Understanding Our Customers’ Experiences

By Dave Brock

We’re doing some renovations in our home. These include changes in the Master Bedroom and Master Bath. As A result, my wife and I have temporarily moved to a guest room and are having to use a guest bath. It’s been interesting–and a little embarrassing — at least thinking of what we’ve put past guests through.

There wasn’t anything glaringly bad about the guest bedroom and baths, just a whole series of little annoyances—bad lighting in one room, inconvenient switches and outlets in another, the bed was a little soft in another. In the shower, something was up with the faucet. It was easy to get extremely hot or cold water, to get something in between, you couldn’t move the faucet handle more than a quarter of an inch.

A couple of weeks living where we put guests was eye opening! Without the renovation, we never would have discovered these annoyances. We never would have had reason to stay in any of the guest rooms, so we would have continued to be embarrassed by these little annoyances (and, at least so far, our guests have been far too polite to mention anything.)

Too often, we subject our prospects and customers to similar things. We never experience what we put them through. Whether it’s our marketing campaigns, the way we sell, or the experience we create in doing business with us. We seldom actually experience what we inflict on our prospects and customers.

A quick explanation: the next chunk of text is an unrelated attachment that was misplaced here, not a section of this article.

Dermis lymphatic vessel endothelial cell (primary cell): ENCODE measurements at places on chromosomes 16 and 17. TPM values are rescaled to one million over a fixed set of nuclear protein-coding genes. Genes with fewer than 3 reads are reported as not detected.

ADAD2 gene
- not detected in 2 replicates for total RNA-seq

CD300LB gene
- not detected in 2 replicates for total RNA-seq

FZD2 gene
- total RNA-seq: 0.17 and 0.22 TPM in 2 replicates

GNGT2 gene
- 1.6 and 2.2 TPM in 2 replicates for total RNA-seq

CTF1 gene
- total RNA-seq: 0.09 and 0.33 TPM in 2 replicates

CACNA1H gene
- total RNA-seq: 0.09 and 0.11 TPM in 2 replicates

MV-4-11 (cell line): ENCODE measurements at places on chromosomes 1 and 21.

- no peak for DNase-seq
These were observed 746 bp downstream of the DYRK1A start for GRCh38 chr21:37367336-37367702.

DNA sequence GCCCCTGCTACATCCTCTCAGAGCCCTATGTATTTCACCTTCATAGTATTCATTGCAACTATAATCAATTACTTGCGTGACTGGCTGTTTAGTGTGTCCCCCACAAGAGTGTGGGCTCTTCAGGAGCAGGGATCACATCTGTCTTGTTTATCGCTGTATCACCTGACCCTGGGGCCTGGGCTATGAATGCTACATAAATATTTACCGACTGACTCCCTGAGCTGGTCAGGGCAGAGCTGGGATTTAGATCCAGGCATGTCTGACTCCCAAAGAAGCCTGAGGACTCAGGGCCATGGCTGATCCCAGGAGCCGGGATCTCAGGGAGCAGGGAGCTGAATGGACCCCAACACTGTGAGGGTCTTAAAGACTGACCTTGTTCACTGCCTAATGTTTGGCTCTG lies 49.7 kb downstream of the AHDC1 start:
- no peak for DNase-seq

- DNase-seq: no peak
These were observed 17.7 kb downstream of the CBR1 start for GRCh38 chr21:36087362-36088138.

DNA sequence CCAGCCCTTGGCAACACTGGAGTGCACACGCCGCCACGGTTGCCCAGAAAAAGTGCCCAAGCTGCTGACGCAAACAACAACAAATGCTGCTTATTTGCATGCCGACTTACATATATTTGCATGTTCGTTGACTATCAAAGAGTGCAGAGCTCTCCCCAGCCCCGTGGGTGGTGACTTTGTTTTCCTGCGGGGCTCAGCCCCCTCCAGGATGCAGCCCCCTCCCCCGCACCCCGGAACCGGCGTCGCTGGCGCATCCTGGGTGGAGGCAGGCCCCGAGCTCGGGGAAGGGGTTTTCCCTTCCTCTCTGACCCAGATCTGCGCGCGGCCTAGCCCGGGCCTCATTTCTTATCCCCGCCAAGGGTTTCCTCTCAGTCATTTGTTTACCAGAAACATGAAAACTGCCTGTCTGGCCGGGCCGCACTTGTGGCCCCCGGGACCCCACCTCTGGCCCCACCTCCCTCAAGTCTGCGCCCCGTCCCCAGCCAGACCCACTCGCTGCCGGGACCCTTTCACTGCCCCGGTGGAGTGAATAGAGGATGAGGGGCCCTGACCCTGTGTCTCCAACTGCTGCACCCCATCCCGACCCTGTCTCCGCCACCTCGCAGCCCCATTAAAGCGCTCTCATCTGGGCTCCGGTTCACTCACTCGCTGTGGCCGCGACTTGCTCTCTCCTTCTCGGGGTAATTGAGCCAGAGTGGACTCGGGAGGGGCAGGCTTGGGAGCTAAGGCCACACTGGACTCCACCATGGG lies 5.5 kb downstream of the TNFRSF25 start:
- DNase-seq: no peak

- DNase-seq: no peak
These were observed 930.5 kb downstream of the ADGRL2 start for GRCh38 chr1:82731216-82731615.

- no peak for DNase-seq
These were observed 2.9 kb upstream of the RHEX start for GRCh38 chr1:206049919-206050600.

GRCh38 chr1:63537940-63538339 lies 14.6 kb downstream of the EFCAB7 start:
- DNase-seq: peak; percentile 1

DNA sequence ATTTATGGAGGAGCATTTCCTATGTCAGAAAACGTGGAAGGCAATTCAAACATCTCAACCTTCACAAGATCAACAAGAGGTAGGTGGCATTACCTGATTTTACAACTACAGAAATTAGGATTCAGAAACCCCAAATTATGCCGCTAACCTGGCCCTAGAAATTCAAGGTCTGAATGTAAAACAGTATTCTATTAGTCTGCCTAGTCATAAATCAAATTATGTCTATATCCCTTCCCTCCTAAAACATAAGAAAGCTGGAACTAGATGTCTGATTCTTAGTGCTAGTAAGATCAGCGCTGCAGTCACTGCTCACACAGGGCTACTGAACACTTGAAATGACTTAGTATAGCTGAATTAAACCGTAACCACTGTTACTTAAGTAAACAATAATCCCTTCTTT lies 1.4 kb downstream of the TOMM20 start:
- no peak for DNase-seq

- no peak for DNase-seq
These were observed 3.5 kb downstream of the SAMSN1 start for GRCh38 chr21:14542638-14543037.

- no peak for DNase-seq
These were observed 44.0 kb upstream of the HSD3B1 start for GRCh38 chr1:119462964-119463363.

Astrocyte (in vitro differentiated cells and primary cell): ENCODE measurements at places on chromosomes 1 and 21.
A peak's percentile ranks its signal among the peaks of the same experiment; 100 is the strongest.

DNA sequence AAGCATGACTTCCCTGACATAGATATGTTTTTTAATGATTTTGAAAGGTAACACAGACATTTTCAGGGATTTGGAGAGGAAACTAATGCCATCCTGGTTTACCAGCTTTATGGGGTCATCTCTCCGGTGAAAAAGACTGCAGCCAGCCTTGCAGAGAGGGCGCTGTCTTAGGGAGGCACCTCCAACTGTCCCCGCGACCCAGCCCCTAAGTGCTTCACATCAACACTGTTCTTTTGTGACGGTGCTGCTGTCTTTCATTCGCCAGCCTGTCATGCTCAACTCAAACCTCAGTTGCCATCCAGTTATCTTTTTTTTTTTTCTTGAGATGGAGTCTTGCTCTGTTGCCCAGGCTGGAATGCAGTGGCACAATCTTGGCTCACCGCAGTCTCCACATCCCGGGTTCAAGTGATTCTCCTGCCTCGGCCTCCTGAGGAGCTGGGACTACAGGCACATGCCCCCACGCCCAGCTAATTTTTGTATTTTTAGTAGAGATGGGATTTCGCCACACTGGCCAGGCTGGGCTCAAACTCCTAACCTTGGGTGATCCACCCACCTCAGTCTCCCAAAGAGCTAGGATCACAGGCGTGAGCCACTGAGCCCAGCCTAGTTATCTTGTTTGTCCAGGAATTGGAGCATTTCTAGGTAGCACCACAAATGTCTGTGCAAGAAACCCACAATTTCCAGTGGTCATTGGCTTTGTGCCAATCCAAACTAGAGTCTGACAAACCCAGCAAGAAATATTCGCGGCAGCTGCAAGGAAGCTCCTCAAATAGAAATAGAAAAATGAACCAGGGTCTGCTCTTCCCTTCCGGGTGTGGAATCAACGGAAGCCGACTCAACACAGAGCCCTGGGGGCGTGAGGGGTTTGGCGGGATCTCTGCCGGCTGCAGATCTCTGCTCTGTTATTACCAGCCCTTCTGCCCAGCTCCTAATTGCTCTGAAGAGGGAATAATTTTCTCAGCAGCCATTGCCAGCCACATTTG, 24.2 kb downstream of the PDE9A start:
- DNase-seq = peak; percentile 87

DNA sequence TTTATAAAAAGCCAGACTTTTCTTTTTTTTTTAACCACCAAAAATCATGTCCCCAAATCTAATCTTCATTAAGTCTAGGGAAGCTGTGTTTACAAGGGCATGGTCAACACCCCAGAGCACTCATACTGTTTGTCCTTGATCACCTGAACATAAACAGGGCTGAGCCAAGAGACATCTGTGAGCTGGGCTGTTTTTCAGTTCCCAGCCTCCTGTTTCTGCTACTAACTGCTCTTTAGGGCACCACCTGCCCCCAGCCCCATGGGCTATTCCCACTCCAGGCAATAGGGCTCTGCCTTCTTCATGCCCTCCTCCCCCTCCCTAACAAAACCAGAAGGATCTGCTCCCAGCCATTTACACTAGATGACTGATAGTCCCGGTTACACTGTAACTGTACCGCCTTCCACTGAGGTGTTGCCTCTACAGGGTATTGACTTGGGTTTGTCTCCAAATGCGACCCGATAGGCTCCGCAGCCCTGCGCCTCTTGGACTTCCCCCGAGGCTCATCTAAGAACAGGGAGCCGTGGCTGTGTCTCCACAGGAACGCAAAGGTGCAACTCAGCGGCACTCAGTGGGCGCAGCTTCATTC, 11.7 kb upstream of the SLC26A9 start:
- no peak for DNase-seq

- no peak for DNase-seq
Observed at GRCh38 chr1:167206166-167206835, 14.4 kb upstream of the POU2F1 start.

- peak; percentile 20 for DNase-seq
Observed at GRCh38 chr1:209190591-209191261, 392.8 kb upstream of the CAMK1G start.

Generally, we design our demand gen, marketing, sales and customer experience approaches based on the most efficient and effective ways for us to work, forgetting what the customer experiences in the process. Inadvertently, rather than really creating great customer experiences, we are doing the opposite.

As much as you can, put yourself in your customers’ shoes. Visit your company’s website, looking at it as a prospect might. Sign up for your own newsletter, or white papers to see what happens in the process. Call your customer service desk with a problem, see how it’s handled. Talk to your customers, get their feedback on every interaction they have with you.

Use these opportunities to learn what you are taking your customer through, use them to learn how you might create the customer experiences you intend to create.

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Source:: Business2Community